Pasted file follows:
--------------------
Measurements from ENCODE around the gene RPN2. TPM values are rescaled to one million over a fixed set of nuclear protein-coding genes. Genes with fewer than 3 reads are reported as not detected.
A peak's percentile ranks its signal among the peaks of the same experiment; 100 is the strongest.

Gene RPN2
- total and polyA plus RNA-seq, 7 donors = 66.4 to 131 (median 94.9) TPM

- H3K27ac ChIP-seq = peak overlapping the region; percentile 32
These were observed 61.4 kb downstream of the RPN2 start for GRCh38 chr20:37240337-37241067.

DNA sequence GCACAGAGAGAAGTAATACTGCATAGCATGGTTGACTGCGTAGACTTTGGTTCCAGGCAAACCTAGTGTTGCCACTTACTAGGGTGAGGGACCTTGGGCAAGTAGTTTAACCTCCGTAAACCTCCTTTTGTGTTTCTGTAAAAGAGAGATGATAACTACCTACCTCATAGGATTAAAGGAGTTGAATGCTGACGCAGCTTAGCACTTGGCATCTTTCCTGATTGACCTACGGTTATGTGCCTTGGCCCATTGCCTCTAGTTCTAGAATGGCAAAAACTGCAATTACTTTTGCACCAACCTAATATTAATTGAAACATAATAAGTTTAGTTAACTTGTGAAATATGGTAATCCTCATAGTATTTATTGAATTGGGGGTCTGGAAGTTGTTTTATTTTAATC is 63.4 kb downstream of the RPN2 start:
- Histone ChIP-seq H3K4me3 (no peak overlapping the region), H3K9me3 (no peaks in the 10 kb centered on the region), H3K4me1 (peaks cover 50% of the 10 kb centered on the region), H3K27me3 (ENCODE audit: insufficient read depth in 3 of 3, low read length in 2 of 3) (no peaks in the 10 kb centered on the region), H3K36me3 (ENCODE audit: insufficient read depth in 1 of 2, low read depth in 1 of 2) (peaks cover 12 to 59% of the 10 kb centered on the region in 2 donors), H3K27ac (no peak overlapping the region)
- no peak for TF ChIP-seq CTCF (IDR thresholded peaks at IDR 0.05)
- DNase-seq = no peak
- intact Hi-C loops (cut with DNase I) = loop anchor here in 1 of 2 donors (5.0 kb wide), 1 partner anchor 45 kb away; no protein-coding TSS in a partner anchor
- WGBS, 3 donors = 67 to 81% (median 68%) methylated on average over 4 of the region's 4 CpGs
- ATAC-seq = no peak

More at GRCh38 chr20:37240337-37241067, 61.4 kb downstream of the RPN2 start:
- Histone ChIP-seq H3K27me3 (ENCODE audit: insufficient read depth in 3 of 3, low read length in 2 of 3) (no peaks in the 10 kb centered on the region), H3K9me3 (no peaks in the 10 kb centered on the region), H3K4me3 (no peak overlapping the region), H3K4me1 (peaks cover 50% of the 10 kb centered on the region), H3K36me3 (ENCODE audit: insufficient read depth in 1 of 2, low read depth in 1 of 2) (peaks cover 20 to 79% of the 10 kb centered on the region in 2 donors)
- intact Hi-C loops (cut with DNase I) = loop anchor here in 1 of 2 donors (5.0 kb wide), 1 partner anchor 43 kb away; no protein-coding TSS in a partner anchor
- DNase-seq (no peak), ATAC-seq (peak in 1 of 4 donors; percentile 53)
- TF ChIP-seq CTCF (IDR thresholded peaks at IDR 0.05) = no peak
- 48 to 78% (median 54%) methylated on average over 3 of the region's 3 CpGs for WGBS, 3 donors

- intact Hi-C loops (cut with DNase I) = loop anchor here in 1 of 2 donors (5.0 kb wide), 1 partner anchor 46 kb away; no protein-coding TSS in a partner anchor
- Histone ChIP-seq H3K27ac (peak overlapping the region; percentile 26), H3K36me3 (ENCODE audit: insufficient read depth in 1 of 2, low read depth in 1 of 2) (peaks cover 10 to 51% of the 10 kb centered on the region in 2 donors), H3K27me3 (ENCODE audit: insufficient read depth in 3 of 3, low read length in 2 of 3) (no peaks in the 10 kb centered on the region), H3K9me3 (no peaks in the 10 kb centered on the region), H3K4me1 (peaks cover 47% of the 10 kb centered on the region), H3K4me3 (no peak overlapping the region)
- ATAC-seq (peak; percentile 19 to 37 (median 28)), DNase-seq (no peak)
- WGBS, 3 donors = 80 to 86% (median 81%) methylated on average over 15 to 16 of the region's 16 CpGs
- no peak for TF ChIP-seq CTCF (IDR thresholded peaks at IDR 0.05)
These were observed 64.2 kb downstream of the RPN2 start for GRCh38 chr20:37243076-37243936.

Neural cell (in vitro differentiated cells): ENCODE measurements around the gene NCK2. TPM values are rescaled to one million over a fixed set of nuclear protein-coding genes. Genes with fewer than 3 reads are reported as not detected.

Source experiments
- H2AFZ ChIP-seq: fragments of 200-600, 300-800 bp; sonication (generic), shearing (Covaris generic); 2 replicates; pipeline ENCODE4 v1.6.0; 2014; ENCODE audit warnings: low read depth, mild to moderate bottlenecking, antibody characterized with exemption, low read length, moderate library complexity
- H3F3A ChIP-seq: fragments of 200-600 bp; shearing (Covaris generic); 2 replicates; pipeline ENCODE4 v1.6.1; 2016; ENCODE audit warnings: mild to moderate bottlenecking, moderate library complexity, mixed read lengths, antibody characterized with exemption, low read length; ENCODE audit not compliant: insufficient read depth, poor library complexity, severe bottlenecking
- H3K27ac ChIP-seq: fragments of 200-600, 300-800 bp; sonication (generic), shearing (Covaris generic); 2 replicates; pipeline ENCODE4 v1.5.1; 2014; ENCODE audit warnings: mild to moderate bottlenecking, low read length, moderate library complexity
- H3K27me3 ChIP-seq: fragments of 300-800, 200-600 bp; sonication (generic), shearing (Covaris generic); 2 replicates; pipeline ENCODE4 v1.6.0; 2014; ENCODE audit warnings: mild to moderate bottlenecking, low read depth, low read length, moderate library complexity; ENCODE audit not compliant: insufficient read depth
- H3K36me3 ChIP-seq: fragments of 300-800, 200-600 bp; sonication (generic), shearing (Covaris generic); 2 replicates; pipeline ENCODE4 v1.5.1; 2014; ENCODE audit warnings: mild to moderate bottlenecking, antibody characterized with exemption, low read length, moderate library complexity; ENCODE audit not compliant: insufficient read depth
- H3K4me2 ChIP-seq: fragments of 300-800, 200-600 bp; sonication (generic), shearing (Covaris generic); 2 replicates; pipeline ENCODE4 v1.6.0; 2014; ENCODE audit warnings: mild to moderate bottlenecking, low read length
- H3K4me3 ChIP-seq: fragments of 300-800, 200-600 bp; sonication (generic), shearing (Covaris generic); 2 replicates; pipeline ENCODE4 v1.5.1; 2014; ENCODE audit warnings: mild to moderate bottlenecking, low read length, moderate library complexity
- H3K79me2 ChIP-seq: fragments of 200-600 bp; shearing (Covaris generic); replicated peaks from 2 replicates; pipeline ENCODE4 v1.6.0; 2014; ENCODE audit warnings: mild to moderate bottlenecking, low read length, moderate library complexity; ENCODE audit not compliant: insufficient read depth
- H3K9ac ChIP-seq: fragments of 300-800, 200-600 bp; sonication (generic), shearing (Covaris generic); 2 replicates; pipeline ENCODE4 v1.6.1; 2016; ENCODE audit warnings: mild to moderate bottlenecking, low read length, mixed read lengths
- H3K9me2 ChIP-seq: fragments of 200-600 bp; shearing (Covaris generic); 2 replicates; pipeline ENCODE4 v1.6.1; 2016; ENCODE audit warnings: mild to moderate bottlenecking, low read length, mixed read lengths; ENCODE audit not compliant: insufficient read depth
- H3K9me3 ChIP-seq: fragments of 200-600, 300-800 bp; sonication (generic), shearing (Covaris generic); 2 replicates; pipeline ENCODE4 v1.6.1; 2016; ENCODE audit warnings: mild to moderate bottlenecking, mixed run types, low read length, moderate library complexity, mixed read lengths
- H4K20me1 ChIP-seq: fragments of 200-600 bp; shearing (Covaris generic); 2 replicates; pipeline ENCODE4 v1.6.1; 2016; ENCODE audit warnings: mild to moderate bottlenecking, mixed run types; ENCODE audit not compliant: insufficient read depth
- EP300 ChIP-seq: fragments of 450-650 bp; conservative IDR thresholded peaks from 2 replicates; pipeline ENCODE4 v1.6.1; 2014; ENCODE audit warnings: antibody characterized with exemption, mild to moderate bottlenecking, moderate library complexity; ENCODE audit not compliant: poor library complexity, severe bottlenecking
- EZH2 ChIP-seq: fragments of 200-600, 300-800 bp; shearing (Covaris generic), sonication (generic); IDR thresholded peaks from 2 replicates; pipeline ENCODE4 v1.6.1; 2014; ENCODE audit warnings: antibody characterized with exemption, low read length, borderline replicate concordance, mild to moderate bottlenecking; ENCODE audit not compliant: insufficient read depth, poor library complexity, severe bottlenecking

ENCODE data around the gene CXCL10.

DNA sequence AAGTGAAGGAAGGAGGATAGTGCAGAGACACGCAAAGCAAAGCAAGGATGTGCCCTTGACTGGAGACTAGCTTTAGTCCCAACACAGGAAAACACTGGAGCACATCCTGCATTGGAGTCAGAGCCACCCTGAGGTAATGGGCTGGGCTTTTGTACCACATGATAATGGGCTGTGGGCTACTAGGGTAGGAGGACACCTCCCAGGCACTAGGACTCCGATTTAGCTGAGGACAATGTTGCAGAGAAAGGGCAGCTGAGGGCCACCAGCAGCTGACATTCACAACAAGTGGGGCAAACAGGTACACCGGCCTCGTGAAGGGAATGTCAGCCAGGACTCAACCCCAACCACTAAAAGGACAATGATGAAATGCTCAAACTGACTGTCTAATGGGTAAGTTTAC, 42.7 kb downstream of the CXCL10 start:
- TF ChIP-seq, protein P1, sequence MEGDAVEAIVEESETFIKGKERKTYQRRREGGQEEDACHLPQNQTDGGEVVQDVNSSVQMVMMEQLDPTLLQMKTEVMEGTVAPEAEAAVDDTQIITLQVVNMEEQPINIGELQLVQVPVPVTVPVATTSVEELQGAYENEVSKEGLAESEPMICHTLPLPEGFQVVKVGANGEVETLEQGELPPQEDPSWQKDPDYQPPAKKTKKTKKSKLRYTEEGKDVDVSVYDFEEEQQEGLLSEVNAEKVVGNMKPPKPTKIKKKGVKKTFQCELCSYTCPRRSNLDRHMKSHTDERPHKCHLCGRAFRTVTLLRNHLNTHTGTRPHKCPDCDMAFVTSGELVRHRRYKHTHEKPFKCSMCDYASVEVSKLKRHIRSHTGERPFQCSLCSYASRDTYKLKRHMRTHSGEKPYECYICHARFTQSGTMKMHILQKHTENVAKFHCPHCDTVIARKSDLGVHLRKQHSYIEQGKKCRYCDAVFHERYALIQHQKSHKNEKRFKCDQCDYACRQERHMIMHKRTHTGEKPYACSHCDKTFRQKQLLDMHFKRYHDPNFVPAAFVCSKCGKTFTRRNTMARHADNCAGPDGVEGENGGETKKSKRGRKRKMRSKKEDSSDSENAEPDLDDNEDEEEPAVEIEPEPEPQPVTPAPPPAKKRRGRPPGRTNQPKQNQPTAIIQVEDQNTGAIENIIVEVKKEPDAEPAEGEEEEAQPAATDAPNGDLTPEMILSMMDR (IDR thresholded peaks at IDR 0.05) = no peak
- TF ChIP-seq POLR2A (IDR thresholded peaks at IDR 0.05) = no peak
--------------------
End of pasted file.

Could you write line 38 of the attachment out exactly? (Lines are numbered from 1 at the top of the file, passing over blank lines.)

- H3K9me3 ChIP-seq: fragments of 200-600, 300-800 bp; sonication (generic), shearing (Covaris generic); 2 replicates; pipeline ENCODE4 v1.6.1; 2016; ENCODE audit warnings: mild to moderate bottlenecking, mixed run types, low read length, moderate library complexity, mixed read lengths